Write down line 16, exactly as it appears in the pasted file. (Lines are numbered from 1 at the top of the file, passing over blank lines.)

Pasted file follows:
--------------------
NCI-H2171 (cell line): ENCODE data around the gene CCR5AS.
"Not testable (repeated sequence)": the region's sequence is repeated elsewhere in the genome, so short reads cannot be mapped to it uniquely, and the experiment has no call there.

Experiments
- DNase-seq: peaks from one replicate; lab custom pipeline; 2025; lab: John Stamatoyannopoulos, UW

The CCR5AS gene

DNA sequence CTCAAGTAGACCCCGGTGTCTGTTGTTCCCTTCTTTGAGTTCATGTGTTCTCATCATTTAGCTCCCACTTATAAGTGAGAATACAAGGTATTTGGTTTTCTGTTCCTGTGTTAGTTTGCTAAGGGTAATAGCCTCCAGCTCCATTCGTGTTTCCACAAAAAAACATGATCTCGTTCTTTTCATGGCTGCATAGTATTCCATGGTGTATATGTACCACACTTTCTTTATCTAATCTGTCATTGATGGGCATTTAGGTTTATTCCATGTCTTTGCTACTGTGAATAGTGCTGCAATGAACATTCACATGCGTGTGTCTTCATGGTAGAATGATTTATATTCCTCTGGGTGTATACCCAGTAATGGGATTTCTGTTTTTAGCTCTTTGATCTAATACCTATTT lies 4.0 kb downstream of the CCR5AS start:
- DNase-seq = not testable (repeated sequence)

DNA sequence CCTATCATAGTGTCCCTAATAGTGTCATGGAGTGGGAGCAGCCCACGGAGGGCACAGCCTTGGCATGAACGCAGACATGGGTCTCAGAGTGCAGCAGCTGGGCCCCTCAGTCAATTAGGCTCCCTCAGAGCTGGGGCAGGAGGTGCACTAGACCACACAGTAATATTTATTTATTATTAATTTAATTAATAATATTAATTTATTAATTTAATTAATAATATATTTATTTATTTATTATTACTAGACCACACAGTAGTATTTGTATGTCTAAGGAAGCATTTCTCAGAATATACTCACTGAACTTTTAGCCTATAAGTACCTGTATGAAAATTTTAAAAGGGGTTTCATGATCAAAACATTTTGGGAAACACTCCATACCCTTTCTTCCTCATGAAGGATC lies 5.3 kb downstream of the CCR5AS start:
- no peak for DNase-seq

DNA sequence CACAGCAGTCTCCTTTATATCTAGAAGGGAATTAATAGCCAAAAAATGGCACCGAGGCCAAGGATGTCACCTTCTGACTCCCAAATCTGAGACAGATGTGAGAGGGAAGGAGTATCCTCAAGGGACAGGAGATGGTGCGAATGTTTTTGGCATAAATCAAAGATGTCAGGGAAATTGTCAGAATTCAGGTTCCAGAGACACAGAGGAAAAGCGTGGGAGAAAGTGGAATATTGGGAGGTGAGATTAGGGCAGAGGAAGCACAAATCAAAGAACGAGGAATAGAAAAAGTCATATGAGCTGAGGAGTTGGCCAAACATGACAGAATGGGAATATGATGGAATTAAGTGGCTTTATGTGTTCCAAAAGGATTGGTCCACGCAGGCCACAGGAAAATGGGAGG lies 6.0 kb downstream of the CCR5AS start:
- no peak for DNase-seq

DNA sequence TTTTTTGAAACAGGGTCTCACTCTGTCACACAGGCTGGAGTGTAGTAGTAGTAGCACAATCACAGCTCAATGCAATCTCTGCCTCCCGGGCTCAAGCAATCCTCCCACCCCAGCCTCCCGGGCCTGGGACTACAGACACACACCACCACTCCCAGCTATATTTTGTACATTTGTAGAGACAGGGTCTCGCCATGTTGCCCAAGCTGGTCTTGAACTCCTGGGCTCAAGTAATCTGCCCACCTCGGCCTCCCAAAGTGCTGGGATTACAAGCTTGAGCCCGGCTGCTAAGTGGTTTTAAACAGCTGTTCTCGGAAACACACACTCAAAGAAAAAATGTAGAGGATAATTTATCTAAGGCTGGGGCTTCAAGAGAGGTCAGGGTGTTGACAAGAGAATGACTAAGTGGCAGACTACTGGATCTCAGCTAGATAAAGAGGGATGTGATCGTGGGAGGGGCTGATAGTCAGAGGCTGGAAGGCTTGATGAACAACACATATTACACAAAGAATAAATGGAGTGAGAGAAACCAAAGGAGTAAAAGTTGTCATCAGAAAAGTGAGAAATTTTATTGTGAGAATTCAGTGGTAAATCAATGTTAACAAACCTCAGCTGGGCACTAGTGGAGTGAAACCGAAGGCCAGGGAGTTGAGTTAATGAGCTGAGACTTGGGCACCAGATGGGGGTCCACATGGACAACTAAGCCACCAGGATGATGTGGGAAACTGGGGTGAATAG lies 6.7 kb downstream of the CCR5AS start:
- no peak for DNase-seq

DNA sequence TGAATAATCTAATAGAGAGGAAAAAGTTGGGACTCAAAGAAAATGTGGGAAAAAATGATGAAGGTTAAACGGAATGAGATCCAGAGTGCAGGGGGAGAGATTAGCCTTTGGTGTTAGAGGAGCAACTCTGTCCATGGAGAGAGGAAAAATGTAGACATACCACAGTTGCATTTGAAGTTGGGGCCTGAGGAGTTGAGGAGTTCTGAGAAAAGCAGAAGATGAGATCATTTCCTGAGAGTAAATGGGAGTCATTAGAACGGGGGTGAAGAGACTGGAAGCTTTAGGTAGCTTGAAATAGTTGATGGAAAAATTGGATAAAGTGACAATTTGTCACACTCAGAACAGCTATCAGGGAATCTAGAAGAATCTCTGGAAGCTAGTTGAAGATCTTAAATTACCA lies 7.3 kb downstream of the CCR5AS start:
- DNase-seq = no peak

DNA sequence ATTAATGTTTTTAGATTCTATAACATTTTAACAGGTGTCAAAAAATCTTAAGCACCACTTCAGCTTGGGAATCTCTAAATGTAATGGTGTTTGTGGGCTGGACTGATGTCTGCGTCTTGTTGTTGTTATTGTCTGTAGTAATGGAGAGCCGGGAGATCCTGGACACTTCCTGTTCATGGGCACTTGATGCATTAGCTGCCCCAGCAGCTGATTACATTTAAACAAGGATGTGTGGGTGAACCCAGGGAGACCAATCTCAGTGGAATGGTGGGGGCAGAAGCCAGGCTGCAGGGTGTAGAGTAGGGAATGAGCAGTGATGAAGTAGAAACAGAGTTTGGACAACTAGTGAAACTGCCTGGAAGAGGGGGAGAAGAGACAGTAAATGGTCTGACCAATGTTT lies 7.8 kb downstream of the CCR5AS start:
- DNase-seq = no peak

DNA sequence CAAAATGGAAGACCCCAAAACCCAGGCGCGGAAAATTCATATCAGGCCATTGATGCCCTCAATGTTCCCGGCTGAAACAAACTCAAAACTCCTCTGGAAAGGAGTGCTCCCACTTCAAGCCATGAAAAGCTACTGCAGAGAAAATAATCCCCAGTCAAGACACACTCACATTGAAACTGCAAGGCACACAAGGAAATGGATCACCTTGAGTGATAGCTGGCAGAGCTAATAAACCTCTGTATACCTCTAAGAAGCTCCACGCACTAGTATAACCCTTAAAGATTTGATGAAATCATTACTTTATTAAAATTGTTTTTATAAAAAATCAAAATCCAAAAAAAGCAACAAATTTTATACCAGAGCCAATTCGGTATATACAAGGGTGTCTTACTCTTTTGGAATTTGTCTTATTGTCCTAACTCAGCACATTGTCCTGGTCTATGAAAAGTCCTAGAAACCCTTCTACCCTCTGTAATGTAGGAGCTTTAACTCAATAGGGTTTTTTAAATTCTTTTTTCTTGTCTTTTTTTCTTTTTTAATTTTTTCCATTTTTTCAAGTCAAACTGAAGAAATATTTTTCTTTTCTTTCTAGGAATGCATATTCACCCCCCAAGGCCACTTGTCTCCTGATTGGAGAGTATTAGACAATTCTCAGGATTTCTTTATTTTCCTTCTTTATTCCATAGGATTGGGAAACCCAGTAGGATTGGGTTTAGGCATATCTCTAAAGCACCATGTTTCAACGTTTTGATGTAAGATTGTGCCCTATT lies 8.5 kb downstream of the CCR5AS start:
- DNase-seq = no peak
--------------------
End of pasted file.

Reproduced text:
DNA sequence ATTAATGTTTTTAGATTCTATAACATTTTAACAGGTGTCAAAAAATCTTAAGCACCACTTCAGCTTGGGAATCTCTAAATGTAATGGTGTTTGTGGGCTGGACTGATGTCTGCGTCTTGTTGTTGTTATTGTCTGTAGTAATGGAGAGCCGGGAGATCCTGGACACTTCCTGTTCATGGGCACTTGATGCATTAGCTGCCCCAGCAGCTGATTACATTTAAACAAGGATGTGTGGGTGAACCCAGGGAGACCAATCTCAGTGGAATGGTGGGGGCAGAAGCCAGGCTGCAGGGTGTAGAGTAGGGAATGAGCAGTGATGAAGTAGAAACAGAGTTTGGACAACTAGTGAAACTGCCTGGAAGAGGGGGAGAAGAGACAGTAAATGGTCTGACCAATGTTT lies 7.8 kb downstream of the CCR5AS start: